I do appreciate how hard Amy works and how she’s made her mark as a comedian. It’s not easy being a female comedian but Amy Schumer has worked her butt off to get where she is. I really admire her for that.

Overall, this book didn’t have the humor I was expecting and it was just not for me. Comedy is so subjective so my opinion doesn’t have a lot of weight in the quality of the humor. If you’re a fan of Amy and you like her stand up and whatnot, you’ll probably enjoy this book. But if you’re not familiar with her comedy like I was, I’d recommend looking into a few Youtube videos of her stand up or something before buying this book.

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Review: The Glittering Court by Richelle Mead

27272506The Glittering Court by Richelle Mead

Published April 5th 2016

Big and sweeping, spanning from the refined palaces of Osfrid to the gold dust and untamed forests of Adoria, The Glittering Court tells the story of Adelaide, an Osfridian countess who poses as her servant to escape an arranged marriage and start a new life in Adoria, the New World. But to do that, she must join the Glittering Court.

Both a school and a business venture, the Glittering Court is designed to transform impoverished girls into upper-class ladies who appear destined for powerful and wealthy marriages in the New World. Adelaide naturally excels in her training, and even makes a few friends: the fiery former laundress Tamsin and the beautiful Sirminican refugee Mira. She manages to keep her true identity hidden from all but one: the intriguing Cedric Thorn, son of the wealthy proprietor of the Glittering Court.

When Adelaide discovers that Cedric is hiding a dangerous secret of his own, together they hatch a scheme to make the best of Adelaide’s deception. Complications soon arise—first as they cross the treacherous seas from Osfrid to Adoria, and then when Adelaide catches the attention of a powerful governor.

But no complication will prove quite as daunting as the potent attraction simmering between Adelaide and Cedric. An attraction that, if acted on, would scandalize the Glittering Court and make them both outcasts in wild, vastly uncharted lands…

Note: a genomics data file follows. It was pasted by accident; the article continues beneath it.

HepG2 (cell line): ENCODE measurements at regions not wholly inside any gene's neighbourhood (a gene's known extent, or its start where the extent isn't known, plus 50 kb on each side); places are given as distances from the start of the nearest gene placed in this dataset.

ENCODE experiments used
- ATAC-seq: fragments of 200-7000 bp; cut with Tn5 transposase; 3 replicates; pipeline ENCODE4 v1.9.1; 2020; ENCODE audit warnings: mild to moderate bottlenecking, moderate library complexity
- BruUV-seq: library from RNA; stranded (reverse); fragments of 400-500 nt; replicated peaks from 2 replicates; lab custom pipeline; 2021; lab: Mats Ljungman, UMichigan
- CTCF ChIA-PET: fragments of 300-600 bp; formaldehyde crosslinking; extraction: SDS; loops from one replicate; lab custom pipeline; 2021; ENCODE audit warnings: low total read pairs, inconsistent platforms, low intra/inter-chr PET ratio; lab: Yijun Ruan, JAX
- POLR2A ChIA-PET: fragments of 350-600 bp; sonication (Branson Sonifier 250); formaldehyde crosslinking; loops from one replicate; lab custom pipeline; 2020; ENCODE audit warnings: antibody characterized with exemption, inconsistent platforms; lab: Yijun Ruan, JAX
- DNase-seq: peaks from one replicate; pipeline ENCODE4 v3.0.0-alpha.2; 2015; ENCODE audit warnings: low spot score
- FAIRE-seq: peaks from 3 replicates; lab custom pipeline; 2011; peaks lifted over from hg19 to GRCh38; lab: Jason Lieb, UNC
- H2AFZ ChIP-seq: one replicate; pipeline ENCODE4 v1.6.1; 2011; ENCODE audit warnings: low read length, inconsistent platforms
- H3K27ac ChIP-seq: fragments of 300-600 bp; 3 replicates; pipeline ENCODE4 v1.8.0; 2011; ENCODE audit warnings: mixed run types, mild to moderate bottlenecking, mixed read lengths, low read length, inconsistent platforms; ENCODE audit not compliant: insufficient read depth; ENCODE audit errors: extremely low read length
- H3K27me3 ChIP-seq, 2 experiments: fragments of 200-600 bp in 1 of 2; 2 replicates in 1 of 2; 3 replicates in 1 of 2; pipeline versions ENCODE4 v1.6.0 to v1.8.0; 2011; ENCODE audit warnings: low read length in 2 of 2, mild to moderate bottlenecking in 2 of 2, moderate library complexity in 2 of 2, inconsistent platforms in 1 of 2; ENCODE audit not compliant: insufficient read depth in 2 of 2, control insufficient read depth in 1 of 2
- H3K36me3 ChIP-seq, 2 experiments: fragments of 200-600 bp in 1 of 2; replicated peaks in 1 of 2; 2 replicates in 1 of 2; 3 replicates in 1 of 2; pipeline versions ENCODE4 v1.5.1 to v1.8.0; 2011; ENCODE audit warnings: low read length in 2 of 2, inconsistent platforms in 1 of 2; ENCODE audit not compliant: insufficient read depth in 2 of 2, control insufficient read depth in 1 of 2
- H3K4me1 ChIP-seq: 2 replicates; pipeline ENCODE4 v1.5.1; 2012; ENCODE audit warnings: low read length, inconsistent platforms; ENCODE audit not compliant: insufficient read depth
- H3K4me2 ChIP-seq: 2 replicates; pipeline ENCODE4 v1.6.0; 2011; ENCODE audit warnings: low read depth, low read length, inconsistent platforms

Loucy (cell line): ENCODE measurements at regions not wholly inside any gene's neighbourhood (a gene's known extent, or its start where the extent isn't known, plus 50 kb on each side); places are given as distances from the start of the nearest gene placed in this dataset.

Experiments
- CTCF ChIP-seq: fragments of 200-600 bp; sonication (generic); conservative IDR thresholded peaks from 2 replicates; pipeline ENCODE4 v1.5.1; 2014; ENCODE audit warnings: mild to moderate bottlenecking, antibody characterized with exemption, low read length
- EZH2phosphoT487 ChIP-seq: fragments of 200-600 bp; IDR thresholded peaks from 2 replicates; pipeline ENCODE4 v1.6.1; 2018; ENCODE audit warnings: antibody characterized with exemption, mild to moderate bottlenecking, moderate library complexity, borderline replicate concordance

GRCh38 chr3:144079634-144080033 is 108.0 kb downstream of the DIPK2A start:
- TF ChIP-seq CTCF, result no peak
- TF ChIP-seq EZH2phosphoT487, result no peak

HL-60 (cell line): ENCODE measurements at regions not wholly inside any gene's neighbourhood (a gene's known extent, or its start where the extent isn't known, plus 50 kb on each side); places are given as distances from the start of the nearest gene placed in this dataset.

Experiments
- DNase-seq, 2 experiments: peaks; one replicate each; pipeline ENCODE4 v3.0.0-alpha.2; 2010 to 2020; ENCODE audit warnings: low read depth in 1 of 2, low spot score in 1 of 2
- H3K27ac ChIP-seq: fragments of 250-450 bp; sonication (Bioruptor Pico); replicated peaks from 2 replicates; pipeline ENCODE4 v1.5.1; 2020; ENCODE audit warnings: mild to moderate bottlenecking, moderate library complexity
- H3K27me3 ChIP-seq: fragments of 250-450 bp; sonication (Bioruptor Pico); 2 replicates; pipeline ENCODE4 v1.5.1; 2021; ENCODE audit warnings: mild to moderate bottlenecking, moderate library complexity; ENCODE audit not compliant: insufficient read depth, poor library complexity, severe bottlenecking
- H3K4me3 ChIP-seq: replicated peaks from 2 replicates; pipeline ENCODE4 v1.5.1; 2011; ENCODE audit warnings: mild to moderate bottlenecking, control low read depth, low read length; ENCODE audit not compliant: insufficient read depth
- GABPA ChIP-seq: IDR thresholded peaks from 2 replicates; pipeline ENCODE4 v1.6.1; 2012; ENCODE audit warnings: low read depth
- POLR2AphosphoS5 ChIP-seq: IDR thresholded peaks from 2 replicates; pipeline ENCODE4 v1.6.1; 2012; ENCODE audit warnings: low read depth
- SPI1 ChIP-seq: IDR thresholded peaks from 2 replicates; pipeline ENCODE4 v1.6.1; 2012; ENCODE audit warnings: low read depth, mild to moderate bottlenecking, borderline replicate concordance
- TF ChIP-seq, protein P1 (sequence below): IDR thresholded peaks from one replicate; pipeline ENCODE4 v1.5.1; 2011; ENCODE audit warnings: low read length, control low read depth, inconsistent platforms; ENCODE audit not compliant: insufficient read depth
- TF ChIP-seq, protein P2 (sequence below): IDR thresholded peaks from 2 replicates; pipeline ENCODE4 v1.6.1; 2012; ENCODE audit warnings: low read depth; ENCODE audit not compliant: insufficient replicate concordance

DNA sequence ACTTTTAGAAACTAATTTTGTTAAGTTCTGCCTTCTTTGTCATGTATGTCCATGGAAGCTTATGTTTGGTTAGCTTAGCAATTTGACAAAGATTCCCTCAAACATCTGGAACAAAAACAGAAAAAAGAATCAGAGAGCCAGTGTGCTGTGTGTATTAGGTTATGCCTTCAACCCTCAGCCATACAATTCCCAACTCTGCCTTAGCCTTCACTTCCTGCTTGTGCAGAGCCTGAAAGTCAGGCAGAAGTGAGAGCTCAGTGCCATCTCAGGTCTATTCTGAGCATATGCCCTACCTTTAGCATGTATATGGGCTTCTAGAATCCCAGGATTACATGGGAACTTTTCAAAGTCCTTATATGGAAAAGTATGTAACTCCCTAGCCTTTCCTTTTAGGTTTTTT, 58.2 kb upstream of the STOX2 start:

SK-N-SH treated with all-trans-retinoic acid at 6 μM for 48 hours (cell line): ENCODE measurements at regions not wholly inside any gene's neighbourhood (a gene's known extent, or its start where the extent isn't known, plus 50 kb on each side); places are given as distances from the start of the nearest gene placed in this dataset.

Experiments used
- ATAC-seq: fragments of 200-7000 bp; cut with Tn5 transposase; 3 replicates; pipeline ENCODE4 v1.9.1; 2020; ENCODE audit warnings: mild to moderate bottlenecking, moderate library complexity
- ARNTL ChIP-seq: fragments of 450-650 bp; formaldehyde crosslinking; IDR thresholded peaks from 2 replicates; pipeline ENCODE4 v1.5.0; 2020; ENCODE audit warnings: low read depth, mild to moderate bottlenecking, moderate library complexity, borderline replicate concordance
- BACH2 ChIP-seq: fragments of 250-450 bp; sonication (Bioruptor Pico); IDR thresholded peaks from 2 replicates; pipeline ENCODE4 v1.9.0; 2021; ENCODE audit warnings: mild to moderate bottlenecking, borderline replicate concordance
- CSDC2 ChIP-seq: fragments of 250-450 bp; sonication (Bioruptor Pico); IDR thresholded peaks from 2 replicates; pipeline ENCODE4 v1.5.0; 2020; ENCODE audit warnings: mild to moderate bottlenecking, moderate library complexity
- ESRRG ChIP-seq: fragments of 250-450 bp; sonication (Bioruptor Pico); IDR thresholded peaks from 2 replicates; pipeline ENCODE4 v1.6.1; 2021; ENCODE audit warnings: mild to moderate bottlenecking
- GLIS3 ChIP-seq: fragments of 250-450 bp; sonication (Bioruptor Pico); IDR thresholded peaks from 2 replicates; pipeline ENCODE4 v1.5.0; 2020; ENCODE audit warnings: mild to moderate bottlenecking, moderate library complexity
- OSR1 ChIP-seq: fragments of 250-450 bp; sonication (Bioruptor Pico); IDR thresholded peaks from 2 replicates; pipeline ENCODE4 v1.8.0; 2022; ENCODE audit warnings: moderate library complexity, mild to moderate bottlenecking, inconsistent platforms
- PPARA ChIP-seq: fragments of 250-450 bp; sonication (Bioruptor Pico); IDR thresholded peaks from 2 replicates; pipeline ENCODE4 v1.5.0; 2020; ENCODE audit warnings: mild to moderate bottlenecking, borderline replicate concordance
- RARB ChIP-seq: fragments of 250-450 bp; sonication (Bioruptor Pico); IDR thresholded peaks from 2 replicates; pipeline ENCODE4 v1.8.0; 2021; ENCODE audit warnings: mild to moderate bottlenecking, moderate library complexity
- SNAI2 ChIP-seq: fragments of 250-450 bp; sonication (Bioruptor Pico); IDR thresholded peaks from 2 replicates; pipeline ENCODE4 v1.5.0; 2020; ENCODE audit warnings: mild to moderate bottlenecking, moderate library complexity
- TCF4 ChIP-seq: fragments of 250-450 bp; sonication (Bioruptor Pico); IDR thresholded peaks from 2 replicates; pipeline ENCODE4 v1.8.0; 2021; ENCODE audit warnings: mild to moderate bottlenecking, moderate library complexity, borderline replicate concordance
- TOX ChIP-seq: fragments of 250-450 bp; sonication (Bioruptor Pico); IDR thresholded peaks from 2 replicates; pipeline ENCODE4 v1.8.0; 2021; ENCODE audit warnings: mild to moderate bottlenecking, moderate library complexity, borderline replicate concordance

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I received a copy of The Glittering Court in a subscription box last year and it took me forever to pick it up. I heard a few negative things about it but I also heard a couple positive things so I didn’t really have any expectations. Interestingly enough, none of the few negative things things I heard could have prepared me for The Glittering Court.

I just didn’t like anything about this book. I tried to find something, anything at all, but I didn’t like anything.
It lacks any kind of depth or world building that should come with a fantasy novel and the romance is over the top and kind of cringey. To be completely honest, most of the book was cringey. It was like a draft instead of the finished story.
The thing I disliked most about The Glittering Court is how the religious persecution is never dealt with. There was some other problematic issues in this book that weren’t dealt with but for me personally, the religious persecution was the last straw and was very personal to me.

I didn’t understand the world because it wasn’t built well or explained. There was so many plot holes and nothing made sense. I don’t think the author thought anything through before writing it down. The whole book felt lazy. It felt like there was no thought or effort put into this book.

I didn’t like the characters, especially the main character. Adelaide was not only boring beyond belief, she was also extremely stupid and annoying. None of her dialogue sounded natural and half the time I was wondering what the heck she was even saying.